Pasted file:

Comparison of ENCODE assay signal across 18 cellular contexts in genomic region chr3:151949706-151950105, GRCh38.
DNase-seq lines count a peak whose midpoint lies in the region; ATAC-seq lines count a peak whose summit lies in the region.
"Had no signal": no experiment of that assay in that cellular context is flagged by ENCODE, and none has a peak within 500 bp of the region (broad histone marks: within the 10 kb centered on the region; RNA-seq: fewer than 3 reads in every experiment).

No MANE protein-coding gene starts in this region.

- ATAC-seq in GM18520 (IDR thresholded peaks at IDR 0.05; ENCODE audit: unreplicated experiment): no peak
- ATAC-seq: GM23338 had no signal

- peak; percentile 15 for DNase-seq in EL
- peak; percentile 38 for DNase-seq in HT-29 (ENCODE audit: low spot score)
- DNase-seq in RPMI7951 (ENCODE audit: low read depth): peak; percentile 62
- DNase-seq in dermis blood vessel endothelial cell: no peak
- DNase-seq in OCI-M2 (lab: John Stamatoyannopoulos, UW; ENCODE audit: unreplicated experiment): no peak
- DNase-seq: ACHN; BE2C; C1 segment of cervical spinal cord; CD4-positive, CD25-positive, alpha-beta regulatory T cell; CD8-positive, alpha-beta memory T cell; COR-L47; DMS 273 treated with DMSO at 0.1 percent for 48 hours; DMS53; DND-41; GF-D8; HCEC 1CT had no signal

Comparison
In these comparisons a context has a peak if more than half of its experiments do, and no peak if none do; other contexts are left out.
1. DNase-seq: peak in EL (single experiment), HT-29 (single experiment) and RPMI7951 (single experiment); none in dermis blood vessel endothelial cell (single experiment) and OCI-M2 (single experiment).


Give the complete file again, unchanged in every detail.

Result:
Comparison of ENCODE assay signal across 18 cellular contexts in genomic region chr3:151949706-151950105, GRCh38.
DNase-seq lines count a peak whose midpoint lies in the region; ATAC-seq lines count a peak whose summit lies in the region.
"Had no signal": no experiment of that assay in that cellular context is flagged by ENCODE, and none has a peak within 500 bp of the region (broad histone marks: within the 10 kb centered on the region; RNA-seq: fewer than 3 reads in every experiment).

No MANE protein-coding gene starts in this region.

- ATAC-seq in GM18520 (IDR thresholded peaks at IDR 0.05; ENCODE audit: unreplicated experiment): no peak
- ATAC-seq: GM23338 had no signal

- peak; percentile 15 for DNase-seq in EL
- peak; percentile 38 for DNase-seq in HT-29 (ENCODE audit: low spot score)
- DNase-seq in RPMI7951 (ENCODE audit: low read depth): peak; percentile 62
- DNase-seq in dermis blood vessel endothelial cell: no peak
- DNase-seq in OCI-M2 (lab: John Stamatoyannopoulos, UW; ENCODE audit: unreplicated experiment): no peak
- DNase-seq: ACHN; BE2C; C1 segment of cervical spinal cord; CD4-positive, CD25-positive, alpha-beta regulatory T cell; CD8-positive, alpha-beta memory T cell; COR-L47; DMS 273 treated with DMSO at 0.1 percent for 48 hours; DMS53; DND-41; GF-D8; HCEC 1CT had no signal

Comparison
In these comparisons a context has a peak if more than half of its experiments do, and no peak if none do; other contexts are left out.
1. DNase-seq: peak in EL (single experiment), HT-29 (single experiment) and RPMI7951 (single experiment); none in dermis blood vessel endothelial cell (single experiment) and OCI-M2 (single experiment).